Ethiopia is the birthplace of coffee and coffee culture. It’s estimated that coffee growers first began harvesting wild coffee trees in Ethiopia around 800 B.C.
Ethiopia produces an incredible amount of amazing coffee from its three growing regions:
Sidamo, Harar, and Kaffa.
The word "coffee" is believed to come from the name Kaffa, the province most noted for is Arabica trees. Full flavored and full bodied, the flowery, fruity and complex characteristics of Ethiopian coffee makes it popular around the world. Coffee is still a central part of Ethiopian culture today.
Of all contemporary coffee origins, Kenya is doubtlessly the most universally admired. The main growing areas stretch south from the slopes of 17,000 foot Mt. Kenya, almost to the capital Nairobi. Kenyan coffee is both the most balanced and the most complex of all coffee origins. Generally, coffee from Kenya is characterized by a powerful, wine-toned acidity that is wrapped in sweet fruit. Although the body is typically medium in weight, Kenyan coffee is deeply dimensioned. Kenya is one of the coffee industry's greatest treasures.
Coffee trees in Tanzania are largely grown near the Kenyan border on the slopes of Mount Kilimanjaro, as well as further south in the region between Lake Tanganyika and Lake Nyasa. Tanzanian coffee is known for its full body, winey acidity, and deep richness. The most popular Tanzanian coffee is the Tanzanian Peaberry, which is made entirely of coffee from the peaberry fruit that produces a single, rounded bean rather than the usual twin flat-sided beans. The Tanzania Peaberry is a known delicacy for coffee aficionados.
Blessed with fertile lands, Rwanda produces high quality Arabica coffee. Known as the “Land of a Thousand Hills", for its stunning scenery, virtually all of Rwanda’s coffee is grown in the country’s central region near Kigali and in western Rwanda. About 95% of Rwanda’s coffee plants are the high quality Arabica varietal Bourbon. The sweet flavors of Rwandan Bourbon are suggestive of caramelized cane sugar along with spice notes of clove, cinnamon and and balanced rose floral aromas. Rwandan coffee is world class, and offers an attractive fruity sweetness that's hard to find anywhere else in the world.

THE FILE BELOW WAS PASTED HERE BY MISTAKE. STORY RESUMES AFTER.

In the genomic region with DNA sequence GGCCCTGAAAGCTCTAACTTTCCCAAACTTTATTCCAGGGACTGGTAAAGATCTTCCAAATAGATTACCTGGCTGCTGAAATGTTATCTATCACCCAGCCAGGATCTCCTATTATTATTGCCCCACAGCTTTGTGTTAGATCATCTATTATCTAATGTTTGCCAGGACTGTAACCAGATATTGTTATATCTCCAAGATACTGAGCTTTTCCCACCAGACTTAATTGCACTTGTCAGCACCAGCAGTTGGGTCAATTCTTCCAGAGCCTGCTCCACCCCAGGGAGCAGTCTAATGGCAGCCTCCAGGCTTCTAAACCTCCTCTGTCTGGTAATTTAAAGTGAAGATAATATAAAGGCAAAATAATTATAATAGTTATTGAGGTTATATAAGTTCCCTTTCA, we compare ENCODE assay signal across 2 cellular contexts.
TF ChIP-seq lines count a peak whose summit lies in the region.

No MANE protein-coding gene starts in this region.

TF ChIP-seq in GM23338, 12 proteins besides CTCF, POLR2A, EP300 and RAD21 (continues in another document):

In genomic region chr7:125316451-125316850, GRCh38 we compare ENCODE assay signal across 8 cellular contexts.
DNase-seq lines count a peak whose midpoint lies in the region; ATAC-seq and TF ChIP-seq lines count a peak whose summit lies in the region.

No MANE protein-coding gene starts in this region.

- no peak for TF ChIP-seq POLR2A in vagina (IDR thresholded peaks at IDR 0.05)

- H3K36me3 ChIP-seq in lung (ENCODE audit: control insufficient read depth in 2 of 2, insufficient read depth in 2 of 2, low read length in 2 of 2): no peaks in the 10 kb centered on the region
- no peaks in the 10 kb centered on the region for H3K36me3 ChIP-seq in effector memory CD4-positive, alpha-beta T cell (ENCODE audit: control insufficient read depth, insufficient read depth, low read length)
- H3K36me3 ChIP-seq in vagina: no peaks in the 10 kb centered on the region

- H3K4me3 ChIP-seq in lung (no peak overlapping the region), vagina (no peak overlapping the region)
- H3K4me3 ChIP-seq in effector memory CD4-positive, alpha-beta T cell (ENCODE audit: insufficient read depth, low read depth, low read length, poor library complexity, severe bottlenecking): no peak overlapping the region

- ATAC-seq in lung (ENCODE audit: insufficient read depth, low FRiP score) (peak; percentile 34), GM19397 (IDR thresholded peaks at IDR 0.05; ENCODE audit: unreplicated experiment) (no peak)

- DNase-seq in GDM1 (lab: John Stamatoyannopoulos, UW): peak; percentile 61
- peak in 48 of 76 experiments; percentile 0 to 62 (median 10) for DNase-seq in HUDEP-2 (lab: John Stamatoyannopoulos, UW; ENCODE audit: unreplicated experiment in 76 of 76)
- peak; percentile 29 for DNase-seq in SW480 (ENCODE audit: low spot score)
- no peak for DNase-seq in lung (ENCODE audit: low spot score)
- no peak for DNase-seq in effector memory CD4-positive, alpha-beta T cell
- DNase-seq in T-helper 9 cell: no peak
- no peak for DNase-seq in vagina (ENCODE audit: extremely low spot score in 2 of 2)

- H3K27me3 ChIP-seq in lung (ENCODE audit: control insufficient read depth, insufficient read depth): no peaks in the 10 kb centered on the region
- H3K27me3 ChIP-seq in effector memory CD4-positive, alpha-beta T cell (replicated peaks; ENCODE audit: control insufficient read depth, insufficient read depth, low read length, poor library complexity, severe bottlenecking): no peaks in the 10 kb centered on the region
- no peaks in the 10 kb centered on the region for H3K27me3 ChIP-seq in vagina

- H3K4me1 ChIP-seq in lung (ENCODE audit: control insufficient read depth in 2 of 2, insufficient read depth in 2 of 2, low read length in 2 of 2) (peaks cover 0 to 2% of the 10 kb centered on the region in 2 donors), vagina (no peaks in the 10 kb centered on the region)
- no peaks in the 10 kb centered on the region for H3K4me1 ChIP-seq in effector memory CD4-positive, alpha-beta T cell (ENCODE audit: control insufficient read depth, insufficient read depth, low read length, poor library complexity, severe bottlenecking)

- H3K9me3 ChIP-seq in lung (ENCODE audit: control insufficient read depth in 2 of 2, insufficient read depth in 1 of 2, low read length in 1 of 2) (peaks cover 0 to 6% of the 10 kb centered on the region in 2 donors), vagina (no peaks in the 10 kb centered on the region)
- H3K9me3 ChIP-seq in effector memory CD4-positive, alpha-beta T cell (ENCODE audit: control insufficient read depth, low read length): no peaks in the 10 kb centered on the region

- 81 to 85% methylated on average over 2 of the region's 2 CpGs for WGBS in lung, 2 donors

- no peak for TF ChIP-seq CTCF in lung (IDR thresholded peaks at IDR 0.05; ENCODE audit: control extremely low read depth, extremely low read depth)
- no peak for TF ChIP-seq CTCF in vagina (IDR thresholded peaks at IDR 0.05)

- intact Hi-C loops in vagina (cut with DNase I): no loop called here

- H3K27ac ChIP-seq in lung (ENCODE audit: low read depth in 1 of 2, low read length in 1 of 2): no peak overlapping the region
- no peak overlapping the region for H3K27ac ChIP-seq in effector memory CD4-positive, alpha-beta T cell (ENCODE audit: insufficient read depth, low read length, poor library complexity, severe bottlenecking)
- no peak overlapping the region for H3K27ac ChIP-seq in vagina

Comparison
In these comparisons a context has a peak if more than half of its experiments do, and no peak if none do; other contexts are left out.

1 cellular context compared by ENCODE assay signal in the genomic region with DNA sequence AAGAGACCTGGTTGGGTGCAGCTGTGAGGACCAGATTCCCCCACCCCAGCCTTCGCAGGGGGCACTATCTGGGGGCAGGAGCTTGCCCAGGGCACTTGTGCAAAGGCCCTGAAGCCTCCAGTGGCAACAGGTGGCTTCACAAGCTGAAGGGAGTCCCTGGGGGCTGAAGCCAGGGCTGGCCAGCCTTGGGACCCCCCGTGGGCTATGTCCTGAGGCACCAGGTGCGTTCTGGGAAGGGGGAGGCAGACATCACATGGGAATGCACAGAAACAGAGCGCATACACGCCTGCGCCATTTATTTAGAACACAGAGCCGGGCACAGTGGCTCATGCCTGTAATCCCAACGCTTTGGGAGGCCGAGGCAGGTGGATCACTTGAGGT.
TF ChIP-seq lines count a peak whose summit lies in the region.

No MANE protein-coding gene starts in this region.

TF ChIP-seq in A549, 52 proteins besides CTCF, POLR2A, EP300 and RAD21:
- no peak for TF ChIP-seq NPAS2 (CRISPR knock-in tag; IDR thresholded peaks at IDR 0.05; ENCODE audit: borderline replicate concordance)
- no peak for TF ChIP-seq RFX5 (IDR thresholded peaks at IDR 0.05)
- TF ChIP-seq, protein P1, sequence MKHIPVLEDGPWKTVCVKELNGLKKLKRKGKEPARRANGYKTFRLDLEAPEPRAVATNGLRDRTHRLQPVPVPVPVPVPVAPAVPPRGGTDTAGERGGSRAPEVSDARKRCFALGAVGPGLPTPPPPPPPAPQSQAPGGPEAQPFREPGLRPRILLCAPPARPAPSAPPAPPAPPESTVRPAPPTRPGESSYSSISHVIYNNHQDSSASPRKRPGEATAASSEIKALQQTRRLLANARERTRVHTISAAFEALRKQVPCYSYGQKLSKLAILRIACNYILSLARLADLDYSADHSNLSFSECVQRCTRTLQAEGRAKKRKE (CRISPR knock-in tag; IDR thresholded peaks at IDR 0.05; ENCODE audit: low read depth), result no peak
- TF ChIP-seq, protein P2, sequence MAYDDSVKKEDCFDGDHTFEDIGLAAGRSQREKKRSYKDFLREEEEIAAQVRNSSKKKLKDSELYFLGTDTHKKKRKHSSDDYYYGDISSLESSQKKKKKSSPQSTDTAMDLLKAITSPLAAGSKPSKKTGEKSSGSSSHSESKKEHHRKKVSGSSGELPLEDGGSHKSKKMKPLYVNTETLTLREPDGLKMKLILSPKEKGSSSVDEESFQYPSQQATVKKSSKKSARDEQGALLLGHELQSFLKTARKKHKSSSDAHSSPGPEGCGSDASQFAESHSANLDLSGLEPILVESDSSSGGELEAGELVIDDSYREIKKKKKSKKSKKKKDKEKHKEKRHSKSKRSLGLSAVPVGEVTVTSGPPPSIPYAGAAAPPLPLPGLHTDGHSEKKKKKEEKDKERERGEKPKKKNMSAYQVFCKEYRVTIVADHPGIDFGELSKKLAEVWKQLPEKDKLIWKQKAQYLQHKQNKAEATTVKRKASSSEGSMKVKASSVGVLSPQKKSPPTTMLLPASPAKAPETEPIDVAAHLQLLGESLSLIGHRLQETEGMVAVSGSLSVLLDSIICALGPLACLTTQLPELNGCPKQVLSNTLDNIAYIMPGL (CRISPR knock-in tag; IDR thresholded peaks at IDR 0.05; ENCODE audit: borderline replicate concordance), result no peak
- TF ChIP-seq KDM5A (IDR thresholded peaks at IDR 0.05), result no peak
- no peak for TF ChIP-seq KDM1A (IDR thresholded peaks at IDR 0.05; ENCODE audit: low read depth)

Known as the "Pearl of Africa", Uganda has become one of the world's primary producers of fine coffee. Coffee from Uganda is primarily grown on small scale family farms and their arabica trees are some of the most superior in the world. Ugandan coffees are of intense character and are unique among East African coffees. They are full bodied with sparkling acidity and sweet distinctive characteristics of crisp apples. Coffee is grown all over Uganda in the wild. Centuries ago, Ugandan warriors would chew the coffee bean and cherry before going into battle. This would make them feel brave and invincible.
Burundi, the "Heart of Africa" is known for its high quality coffee. Burundi has five main coffee producing regions: Buyenzi, Kirimiro, Mumirwa, Bweru, and Bugesera. With a full body, and bright, floral flavors, Burundi coffee is de facto organically grown, given that most farmers eschew chemicals for the sake of keeping costs low and quality high. Burundi coffee is known for its richness and complexity while containing floral and fruity notes that produce a sweet brightness. Coffee production is a vital economic resource in Burundi.